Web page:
Home Health Care How to create healthcare models for underserved populations

How to create healthcare models for underserved populations

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Say a startup enters the healthcare space with the goal of assisting underserved patient populations. The company may have a plethora of ideas, but such approaches are only useful if they first examine the problem from the patient’s point of view.

For instance, perhaps the startup wants to build a mobile app for the said patient group. The tool will be pointless if patients don’t have the data plans to leverage it.

Susan Jepson, vice president of Upstream Health Innovations and interim CEO of Hitch Health, will touch on this very issue during her keynote at MedCity’s INVEST Twin Cities conference in Minneapolis on October 11.

“The only way you can truly solve a problem is to make sure that you have identified the right one and understand it clearly from the user perspective,” she said in an email conversation.

Jepson, who co-founded Upstream Health Innovations and Hitch Health, is leveraging this approach at both organizations.

Upstream Health Innovations is part of Hennepin Healthcare in Minneapolis. The focus, Jepson said, is on “upstream interventions that impact overall health such as the social determinants of health.”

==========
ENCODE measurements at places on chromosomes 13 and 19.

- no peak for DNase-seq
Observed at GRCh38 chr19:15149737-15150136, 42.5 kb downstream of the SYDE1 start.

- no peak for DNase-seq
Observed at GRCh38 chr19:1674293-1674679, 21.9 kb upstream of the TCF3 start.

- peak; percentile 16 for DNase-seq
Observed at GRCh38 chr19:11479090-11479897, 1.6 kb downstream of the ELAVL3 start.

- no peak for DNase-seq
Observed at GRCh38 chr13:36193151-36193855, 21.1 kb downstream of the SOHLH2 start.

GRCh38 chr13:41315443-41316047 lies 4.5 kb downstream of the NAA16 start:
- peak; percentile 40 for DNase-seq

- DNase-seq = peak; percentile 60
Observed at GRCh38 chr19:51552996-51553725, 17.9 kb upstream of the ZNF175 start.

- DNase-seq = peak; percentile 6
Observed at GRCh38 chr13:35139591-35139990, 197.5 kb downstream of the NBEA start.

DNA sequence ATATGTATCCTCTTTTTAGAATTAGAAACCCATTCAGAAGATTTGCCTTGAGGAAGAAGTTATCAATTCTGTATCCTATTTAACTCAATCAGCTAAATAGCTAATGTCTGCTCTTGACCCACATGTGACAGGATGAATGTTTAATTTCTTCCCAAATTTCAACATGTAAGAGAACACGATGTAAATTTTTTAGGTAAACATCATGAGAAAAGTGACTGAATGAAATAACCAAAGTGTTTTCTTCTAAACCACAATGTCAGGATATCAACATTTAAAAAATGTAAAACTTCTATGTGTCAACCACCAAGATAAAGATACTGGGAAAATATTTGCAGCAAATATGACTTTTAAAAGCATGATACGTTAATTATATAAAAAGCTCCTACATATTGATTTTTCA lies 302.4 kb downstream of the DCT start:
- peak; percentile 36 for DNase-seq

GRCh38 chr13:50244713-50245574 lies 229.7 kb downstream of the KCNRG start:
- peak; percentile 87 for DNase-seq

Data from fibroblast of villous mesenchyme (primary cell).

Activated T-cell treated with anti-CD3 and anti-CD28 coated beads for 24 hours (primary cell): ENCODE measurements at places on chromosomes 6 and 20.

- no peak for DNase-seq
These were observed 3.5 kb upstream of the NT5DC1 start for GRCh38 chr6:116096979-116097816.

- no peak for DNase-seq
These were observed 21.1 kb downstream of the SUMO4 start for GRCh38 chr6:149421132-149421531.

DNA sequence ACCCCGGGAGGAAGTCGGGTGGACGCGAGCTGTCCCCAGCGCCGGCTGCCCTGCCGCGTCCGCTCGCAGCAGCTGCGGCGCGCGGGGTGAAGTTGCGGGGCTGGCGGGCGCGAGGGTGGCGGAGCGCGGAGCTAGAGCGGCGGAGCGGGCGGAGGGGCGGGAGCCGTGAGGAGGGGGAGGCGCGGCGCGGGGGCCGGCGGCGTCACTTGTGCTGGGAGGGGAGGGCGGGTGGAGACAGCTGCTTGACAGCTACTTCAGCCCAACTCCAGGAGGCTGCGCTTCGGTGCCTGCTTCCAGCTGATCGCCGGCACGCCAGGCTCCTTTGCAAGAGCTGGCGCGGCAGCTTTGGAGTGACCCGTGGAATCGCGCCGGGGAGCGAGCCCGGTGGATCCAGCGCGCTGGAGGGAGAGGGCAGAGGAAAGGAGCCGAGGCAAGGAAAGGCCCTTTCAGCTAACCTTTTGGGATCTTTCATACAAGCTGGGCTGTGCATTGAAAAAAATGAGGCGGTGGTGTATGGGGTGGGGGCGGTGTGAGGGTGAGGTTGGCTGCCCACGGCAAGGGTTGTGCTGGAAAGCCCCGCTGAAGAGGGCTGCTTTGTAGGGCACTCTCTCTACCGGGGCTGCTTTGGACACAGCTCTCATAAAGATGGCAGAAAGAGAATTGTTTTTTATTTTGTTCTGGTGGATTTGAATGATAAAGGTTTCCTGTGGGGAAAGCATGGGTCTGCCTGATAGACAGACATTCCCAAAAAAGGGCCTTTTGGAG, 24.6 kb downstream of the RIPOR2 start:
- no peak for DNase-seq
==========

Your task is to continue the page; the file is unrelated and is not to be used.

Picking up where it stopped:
The organization leverages a model called human-centered design, which looks at the human perspective throughout all steps of the problem-solving process. The ultimate goal of Upstream is to remove barriers to healthcare such as poverty, discrimination and income. It identifies, incubates and accelerates health solutions that assist with this mission.


Attend MedCity INVEST Twin Cities to hear from healthcare experts like Susan Jepson. Save $50 with the code MCN50. Register now.


Hitch Health is a separate organization that seeks to remove transportation barriers for patients and reduce no-show rates at hospitals. Its technology was piloted at Hennepin Healthcare.

The startup’s solution integrates the EHR and rideshare services. Its software applies filters to determine a patient’s eligibility for a ride. Hitch then automatically sends the patient a ride offer via SMS text. On the day of the appointment, the company will dispatch a car to pick up the individual. When the appointment is over, the patient can text “ready” and a ride will come.

“The patient no longer needs to call to schedule a ride or call to schedule a return ride,” Jepson said. “There is no need for a mobile app.”

Ultimately, the aim of both Upstream Health Innovations and Hitch Health is to aid underserved populations is the best possible manner.

“Our problem-framing and problem-solving methodology is an approach that focuses on deeply understanding and designing with patients and the communities we serve,” Jepson noted.

Photo: liuzishan, Getty Images

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